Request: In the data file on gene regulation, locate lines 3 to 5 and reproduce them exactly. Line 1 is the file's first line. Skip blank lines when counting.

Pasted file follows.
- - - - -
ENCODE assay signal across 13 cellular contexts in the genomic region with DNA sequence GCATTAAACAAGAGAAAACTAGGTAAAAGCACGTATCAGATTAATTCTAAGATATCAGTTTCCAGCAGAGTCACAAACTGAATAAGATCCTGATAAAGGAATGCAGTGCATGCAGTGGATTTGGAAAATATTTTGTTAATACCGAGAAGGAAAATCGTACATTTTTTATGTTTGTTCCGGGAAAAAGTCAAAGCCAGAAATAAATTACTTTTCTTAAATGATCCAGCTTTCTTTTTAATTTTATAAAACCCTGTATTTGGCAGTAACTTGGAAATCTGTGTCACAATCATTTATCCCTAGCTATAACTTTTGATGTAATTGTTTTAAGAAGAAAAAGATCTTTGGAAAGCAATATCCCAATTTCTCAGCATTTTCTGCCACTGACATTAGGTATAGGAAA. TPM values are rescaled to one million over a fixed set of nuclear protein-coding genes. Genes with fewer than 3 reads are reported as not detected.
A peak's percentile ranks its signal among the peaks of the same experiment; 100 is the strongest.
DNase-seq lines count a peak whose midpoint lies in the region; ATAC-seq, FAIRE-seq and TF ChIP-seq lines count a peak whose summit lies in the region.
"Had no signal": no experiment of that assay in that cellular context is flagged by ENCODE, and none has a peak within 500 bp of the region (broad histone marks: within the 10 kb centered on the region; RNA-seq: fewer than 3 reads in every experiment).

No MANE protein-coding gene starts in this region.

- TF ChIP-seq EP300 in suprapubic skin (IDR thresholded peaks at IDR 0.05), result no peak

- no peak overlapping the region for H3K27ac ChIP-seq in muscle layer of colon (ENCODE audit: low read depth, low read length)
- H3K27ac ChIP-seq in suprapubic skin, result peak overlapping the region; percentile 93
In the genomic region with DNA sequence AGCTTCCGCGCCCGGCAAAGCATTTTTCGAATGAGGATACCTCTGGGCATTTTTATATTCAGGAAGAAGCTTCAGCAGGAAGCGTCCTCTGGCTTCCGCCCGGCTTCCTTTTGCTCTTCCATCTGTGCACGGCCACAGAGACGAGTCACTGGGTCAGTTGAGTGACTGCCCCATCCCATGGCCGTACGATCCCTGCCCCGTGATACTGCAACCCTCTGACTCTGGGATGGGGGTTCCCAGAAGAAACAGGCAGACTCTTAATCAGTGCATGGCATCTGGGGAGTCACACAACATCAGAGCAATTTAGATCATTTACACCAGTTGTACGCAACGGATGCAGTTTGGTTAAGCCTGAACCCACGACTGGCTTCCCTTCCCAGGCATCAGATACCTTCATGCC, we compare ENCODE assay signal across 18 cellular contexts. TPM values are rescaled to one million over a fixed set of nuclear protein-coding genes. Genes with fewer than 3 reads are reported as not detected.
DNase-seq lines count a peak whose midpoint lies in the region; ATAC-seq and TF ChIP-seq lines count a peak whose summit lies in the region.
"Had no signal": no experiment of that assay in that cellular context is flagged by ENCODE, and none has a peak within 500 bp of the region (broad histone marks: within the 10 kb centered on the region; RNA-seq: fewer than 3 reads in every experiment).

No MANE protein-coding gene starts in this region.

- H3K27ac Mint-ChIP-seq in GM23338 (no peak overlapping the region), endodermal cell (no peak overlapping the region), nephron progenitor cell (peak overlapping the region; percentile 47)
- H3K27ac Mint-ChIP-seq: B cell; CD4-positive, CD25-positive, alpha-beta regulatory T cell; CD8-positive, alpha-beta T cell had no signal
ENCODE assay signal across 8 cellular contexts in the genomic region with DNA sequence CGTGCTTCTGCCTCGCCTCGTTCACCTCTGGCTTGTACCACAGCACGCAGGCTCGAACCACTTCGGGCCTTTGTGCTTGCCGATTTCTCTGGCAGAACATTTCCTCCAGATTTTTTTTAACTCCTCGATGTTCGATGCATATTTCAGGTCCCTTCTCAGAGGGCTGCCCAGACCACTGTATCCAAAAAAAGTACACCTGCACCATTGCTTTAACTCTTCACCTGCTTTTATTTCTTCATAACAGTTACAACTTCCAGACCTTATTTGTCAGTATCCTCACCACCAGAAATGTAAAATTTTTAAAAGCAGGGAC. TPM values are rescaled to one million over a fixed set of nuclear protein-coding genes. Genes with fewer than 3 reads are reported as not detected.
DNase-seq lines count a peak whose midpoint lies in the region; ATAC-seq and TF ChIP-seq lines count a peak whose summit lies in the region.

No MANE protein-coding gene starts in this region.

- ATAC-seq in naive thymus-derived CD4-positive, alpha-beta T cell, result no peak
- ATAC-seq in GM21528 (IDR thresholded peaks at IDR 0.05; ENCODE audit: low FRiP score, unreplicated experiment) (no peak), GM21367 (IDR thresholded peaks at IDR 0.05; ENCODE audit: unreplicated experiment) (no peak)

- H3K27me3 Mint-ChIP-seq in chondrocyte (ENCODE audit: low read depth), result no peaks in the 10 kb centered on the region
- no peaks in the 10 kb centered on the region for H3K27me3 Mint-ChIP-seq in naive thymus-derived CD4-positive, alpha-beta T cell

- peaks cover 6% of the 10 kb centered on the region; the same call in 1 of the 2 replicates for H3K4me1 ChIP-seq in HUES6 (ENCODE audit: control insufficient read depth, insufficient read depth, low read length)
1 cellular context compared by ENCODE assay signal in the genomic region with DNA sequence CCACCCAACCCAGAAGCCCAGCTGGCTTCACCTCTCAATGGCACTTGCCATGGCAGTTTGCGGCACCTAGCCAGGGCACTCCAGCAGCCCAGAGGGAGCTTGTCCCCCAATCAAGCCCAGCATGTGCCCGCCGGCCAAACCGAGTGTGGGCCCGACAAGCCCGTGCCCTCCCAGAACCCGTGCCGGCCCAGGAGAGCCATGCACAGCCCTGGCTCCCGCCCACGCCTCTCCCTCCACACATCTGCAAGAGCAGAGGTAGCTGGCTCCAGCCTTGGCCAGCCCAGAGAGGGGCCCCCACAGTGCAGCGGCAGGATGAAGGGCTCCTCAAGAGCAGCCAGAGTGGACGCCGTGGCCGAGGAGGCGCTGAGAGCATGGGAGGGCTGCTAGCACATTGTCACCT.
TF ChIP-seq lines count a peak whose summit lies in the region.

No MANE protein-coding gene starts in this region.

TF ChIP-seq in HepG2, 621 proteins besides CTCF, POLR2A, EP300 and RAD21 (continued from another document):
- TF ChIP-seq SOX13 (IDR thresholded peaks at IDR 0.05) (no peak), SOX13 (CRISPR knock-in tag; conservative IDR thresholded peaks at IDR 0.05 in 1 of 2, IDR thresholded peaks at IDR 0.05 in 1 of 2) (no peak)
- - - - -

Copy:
DNase-seq lines count a peak whose midpoint lies in the region; ATAC-seq, FAIRE-seq and TF ChIP-seq lines count a peak whose summit lies in the region.
"Had no signal": no experiment of that assay in that cellular context is flagged by ENCODE, and none has a peak within 500 bp of the region (broad histone marks: within the 10 kb centered on the region; RNA-seq: fewer than 3 reads in every experiment).

No MANE protein-coding gene starts in this region.